With Chris Tillman (3.43 FIP, 6.75 K/9, 1.86 BB/9) and Jake Arrieta (3.87 FIP, 7.47 K/9, 4.58 BB/9) both pitching well in Norfolk and David Hernandez (42.1 IP, 5.31 ERA, 1.58 WHIP - virtually identical to the numbers he posted last season) again struggling in Baltimore, speculation is understandably ripe that one of the hot young arms will soon usurp Hernandez's spot in the rotation. Fortunately for Hernandez, he "saved" his rotation spot last night by throwing 105 pitches (59 for strikes) across 5.1 IP, allowing one hit and one run while striking out three and walking five. Huh? That's the performance that saved his rotation spot?
Let's do a thought experiment. Suppose you are Andy MacPhail and you truly believe that either Arrieta or Tillman (it doesn't matter which, or if it is both) is just biding his time in Norfolk waiting for one of the five starters for the O's to pitch his way out of the rotation. The fifth starter you selected on the basis of a very strong spring training has really struggled, and he's now 150 innings into his Major League career and has yet to show that he's more than a useful arm for the bullpen or a spot starter, an opinion held by many scouts throughout the player's minor league career. Now, this fifth starter just had an outing remarkably similar to the ones he's had the rest of the season: he struggled to throw strikes, he gave up nearly twice as many fly balls as ground balls, and he didn't strike many batters out. Are you going to change your opinion of him on the basis of his most recent outing?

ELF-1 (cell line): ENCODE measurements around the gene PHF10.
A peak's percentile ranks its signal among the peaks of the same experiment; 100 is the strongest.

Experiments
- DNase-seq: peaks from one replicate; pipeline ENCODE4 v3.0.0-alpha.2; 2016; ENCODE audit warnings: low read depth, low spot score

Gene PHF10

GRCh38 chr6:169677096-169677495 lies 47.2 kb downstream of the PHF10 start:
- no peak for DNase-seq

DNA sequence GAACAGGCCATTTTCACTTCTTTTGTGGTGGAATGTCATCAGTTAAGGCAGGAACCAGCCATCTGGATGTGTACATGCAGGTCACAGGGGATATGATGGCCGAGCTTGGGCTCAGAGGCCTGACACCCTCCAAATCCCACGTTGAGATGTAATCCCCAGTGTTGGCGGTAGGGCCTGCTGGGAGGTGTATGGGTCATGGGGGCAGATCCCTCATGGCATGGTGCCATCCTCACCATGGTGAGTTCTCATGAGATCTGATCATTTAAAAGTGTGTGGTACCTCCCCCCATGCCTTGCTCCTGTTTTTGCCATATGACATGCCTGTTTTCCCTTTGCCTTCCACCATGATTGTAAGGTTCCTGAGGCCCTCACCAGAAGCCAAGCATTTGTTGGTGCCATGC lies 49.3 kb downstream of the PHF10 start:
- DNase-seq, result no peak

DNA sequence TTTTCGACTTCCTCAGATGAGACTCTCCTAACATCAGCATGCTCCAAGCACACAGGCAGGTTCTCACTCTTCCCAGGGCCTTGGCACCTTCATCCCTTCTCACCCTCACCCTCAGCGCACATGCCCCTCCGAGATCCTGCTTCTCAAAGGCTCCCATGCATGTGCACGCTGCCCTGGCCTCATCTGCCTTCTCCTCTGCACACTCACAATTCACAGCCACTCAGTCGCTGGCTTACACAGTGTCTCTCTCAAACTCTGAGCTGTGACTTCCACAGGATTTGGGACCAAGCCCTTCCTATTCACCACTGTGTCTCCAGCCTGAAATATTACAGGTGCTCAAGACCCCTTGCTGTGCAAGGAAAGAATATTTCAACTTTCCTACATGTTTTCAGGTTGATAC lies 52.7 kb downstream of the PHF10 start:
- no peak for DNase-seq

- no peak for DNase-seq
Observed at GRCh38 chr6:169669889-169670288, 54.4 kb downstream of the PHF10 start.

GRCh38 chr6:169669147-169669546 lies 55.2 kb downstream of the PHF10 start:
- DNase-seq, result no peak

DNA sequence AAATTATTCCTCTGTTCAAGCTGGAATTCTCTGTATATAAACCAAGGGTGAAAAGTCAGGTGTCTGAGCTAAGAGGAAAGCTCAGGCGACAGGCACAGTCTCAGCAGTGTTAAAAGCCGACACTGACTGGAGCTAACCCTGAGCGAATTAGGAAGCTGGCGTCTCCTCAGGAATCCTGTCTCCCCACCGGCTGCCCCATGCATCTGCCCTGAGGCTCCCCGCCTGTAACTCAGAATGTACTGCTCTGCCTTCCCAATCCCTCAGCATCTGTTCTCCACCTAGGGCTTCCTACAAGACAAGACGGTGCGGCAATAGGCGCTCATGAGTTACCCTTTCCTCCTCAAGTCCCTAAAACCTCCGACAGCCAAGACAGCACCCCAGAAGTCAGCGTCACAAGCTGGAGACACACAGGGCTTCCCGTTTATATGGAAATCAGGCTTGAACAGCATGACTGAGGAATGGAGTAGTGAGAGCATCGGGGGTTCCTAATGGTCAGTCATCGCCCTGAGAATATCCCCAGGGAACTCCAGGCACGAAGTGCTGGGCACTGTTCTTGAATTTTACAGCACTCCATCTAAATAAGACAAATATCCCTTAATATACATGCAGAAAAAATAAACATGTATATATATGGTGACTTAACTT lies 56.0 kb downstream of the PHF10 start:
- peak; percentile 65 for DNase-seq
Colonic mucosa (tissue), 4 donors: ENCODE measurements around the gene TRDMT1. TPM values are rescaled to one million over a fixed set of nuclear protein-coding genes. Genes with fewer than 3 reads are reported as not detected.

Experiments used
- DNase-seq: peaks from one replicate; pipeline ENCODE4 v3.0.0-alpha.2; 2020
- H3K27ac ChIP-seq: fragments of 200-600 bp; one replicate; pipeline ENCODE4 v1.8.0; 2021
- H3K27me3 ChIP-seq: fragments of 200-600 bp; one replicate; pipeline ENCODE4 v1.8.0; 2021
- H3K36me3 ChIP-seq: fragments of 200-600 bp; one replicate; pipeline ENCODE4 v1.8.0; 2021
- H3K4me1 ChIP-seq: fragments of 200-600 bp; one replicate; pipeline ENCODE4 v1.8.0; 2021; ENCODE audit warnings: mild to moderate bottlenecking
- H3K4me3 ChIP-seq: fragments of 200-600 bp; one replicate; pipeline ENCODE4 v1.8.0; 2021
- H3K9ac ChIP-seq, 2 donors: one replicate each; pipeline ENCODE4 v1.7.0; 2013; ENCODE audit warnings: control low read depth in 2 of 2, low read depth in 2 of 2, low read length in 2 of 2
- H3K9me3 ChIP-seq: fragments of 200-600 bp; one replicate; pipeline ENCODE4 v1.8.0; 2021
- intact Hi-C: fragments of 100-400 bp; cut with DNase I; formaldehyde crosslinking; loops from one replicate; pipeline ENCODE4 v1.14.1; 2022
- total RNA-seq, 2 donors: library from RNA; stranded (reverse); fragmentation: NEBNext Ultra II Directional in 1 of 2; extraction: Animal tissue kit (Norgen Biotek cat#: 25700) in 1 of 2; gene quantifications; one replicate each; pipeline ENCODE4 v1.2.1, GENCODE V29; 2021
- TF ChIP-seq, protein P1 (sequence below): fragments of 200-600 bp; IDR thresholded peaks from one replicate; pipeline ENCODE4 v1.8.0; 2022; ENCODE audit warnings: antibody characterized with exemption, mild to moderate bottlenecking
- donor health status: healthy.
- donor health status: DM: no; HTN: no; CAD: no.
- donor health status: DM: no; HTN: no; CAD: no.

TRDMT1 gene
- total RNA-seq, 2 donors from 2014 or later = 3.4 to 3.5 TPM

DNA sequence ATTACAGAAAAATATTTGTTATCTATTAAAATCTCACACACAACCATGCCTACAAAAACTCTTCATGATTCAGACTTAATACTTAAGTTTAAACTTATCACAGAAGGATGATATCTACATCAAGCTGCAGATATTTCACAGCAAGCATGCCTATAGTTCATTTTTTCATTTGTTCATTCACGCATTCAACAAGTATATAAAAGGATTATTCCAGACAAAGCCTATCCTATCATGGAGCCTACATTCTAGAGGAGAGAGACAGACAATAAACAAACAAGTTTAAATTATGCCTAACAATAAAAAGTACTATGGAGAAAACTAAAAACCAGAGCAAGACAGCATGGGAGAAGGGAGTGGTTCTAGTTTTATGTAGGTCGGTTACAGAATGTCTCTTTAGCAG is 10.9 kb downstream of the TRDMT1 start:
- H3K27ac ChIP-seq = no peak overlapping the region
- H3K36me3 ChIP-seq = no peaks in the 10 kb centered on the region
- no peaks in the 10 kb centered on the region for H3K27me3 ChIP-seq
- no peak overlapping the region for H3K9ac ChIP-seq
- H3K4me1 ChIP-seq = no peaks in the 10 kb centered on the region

I would like to see either Tillman or Arrieta as much as the next O's fan, and I still think that David Hernandez could have a solid career as a bullpen arm. However, there are very good reasons for both Tillman and Arrieta to spend a bit more time in Norfolk. Tillman has added a new pitch to his repertoire this spring, and Arrieta is clearly walking too many people. For both, service time and arbitration eligibility could potentially be deciding factors, but I personally wouldn't worry too much about that for young pitchers (the risk of injury is too great, and current research is having a difficult time finding a reliable aging curve for pitchers; better to have Major League ready arms pitching in the Major Leagues).
One day in the coming weeks, Hernandez is likely to relinquish his rotation spot and O's fans will get to see another one of the arms of the future. In the meantime, though, let's not kid ourselves that 5.1 mediocre innings have a meaningful impact on when that day will be.